Document Type

Article

Date

2006

Embargo Period

9-21-2010

Keywords

cost-benefit analysis, regulatory reform, environmental law, regulation, administrative law, OMB, optimality

Language

English

Disciplines

Environmental Law

Description/Abstract

Cost-benefit analysis (CBA) owes much of its appeal to its image as a neutral principle for deciding upon the appropriate stringency of environmental, health, and safety regulation. This article examines whether CBA is neutral in effect, i.e. whether it sometimes makes regulations more stringent or regularly leads to weaker health, safety and environmental protection. It also addresses the question of whether CBA offers either an objective value-neutral method or procedural neutrality. This Article shows that CBA has almost always proven anti-environmental in practice and that, in many ways, it is anti-environmental in theory. It examines the practice of the Bush Administration using a representative data set and shows that Office of Management and Budget review produced numerous anti-environmental, health, and safety changes and no pro-protection changes in the rules in the data set. It also reviews "prompt letters," which CBA proponents cite as examples of CBA producing more regulation, rather than less. These letters have never prompted any fresh regulatory action and rarely have any basis in CBA. Finally, this article shows that the anecdotal information relied upon to show that CBA sometimes has strengthened rules prior to the Bush Administration provides little or no support for the view that CBA has a neutral effect. The most common legal formulation of a cost-benefit test, that the costs should not exceed the benefits of regulation, acts a one-way ratchet, demanding that some regulations become less stringent, but never demanding greater protection of health, safety, or the environment. Nevertheless, one can discern some reasons why some analysts look at CBA as neutral in the apparent even-handedness of the optimality criterion, which has more influence in the academy than in practice. Even this criterion, however, does not act neutrally relative to all existing alternative criteria. Furthermore, the value choices in choosing methods for quantifying benefits make objective value neutral CBA a theoretical impossibility.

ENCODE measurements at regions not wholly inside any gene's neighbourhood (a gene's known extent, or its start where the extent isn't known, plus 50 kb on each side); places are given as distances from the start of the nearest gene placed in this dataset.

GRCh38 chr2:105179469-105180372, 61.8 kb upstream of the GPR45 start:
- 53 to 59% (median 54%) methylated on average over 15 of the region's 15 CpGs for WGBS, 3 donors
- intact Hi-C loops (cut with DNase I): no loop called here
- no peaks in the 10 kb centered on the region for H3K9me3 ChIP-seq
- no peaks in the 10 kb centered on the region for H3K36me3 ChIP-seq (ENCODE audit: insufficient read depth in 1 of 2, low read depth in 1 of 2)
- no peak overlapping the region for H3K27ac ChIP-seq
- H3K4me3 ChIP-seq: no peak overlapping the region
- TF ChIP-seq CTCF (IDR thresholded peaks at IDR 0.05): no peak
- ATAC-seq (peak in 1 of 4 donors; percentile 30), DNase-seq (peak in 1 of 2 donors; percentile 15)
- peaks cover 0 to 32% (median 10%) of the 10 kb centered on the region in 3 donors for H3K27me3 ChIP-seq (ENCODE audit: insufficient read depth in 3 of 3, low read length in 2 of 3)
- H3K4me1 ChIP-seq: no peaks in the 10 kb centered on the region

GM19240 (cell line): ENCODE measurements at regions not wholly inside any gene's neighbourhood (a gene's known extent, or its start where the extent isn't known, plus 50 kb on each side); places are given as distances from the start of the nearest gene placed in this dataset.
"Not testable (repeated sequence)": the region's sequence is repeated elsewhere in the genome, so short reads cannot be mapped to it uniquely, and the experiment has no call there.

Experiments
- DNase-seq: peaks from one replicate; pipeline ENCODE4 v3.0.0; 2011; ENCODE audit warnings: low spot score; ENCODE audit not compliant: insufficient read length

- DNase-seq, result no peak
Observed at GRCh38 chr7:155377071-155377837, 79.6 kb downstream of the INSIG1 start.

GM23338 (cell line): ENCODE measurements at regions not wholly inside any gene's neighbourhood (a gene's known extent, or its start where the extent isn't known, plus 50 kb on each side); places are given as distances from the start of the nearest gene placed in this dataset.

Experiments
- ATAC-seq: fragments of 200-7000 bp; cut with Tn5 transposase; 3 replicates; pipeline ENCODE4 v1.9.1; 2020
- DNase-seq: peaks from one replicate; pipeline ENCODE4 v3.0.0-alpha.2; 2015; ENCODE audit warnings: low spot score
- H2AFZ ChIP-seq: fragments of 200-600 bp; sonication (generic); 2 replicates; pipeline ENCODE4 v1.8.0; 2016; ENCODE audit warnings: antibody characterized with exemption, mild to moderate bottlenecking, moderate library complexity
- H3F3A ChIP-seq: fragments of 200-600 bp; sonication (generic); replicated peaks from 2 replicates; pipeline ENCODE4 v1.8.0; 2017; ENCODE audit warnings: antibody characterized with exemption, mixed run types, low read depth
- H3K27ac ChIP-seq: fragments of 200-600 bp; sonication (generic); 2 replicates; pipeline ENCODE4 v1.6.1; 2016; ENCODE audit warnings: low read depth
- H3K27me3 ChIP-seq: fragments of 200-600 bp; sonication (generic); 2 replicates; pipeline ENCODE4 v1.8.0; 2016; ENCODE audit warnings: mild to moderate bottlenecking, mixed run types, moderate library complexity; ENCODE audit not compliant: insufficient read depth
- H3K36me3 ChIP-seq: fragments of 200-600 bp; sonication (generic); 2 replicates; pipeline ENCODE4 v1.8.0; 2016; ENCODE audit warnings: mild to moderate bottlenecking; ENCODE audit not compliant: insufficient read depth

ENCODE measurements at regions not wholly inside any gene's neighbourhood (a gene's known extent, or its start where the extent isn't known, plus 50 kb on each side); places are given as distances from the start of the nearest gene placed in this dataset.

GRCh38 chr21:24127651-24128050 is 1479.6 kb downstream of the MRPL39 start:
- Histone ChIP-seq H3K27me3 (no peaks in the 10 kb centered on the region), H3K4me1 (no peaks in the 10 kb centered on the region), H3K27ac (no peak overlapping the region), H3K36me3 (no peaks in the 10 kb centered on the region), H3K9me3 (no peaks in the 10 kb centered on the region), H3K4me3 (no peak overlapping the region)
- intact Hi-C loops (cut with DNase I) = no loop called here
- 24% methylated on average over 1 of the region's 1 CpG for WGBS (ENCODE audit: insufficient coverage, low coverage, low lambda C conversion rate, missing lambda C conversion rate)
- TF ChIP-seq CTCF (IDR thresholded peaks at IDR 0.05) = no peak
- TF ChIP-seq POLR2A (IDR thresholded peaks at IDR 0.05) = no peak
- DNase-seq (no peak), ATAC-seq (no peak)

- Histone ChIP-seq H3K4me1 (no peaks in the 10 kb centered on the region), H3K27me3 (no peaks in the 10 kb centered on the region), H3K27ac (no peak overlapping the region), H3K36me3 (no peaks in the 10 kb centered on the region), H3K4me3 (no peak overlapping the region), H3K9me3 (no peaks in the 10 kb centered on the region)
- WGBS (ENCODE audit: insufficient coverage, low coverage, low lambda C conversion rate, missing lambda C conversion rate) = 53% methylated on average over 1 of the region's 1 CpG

Additional Information

University of Colorado Law Review, Vol. 77, 2006

Source

Metadata from SSRN

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